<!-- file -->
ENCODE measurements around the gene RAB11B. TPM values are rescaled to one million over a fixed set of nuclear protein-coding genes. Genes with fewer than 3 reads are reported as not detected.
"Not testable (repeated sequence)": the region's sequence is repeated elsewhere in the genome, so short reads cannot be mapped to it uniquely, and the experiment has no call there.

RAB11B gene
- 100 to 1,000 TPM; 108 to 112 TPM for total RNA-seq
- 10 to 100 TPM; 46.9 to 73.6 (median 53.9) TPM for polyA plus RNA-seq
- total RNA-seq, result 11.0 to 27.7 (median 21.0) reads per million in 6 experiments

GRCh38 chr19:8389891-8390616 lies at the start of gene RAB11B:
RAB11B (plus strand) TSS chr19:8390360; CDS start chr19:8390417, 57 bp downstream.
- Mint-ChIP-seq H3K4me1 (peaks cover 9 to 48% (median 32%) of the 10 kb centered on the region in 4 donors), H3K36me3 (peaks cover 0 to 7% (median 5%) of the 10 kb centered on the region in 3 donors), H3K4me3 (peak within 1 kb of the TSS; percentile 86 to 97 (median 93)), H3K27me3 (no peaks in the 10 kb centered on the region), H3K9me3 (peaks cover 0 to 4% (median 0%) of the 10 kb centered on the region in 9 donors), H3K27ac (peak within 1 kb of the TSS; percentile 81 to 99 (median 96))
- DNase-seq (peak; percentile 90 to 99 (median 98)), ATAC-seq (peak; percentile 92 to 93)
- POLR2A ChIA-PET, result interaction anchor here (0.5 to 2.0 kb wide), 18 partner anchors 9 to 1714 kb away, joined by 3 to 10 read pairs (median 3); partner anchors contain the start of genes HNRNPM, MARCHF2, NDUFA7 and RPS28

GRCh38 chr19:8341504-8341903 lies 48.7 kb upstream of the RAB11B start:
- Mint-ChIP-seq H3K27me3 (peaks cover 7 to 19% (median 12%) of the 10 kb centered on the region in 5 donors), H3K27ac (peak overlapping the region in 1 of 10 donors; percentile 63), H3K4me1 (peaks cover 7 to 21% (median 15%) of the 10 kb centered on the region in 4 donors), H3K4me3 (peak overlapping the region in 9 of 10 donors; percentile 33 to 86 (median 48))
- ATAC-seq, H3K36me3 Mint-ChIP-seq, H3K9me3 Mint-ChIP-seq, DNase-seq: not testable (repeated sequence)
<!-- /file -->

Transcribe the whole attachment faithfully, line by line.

ENCODE measurements around the gene RAB11B. TPM values are rescaled to one million over a fixed set of nuclear protein-coding genes. Genes with fewer than 3 reads are reported as not detected.
"Not testable (repeated sequence)": the region's sequence is repeated elsewhere in the genome, so short reads cannot be mapped to it uniquely, and the experiment has no call there.

RAB11B gene
- 100 to 1,000 TPM; 108 to 112 TPM for total RNA-seq
- 10 to 100 TPM; 46.9 to 73.6 (median 53.9) TPM for polyA plus RNA-seq
- total RNA-seq, result 11.0 to 27.7 (median 21.0) reads per million in 6 experiments

GRCh38 chr19:8389891-8390616 lies at the start of gene RAB11B:
RAB11B (plus strand) TSS chr19:8390360; CDS start chr19:8390417, 57 bp downstream.
- Mint-ChIP-seq H3K4me1 (peaks cover 9 to 48% (median 32%) of the 10 kb centered on the region in 4 donors), H3K36me3 (peaks cover 0 to 7% (median 5%) of the 10 kb centered on the region in 3 donors), H3K4me3 (peak within 1 kb of the TSS; percentile 86 to 97 (median 93)), H3K27me3 (no peaks in the 10 kb centered on the region), H3K9me3 (peaks cover 0 to 4% (median 0%) of the 10 kb centered on the region in 9 donors), H3K27ac (peak within 1 kb of the TSS; percentile 81 to 99 (median 96))
- DNase-seq (peak; percentile 90 to 99 (median 98)), ATAC-seq (peak; percentile 92 to 93)
- POLR2A ChIA-PET, result interaction anchor here (0.5 to 2.0 kb wide), 18 partner anchors 9 to 1714 kb away, joined by 3 to 10 read pairs (median 3); partner anchors contain the start of genes HNRNPM, MARCHF2, NDUFA7 and RPS28

GRCh38 chr19:8341504-8341903 lies 48.7 kb upstream of the RAB11B start:
- Mint-ChIP-seq H3K27me3 (peaks cover 7 to 19% (median 12%) of the 10 kb centered on the region in 5 donors), H3K27ac (peak overlapping the region in 1 of 10 donors; percentile 63), H3K4me1 (peaks cover 7 to 21% (median 15%) of the 10 kb centered on the region in 4 donors), H3K4me3 (peak overlapping the region in 9 of 10 donors; percentile 33 to 86 (median 48))
- ATAC-seq, H3K36me3 Mint-ChIP-seq, H3K9me3 Mint-ChIP-seq, DNase-seq: not testable (repeated sequence)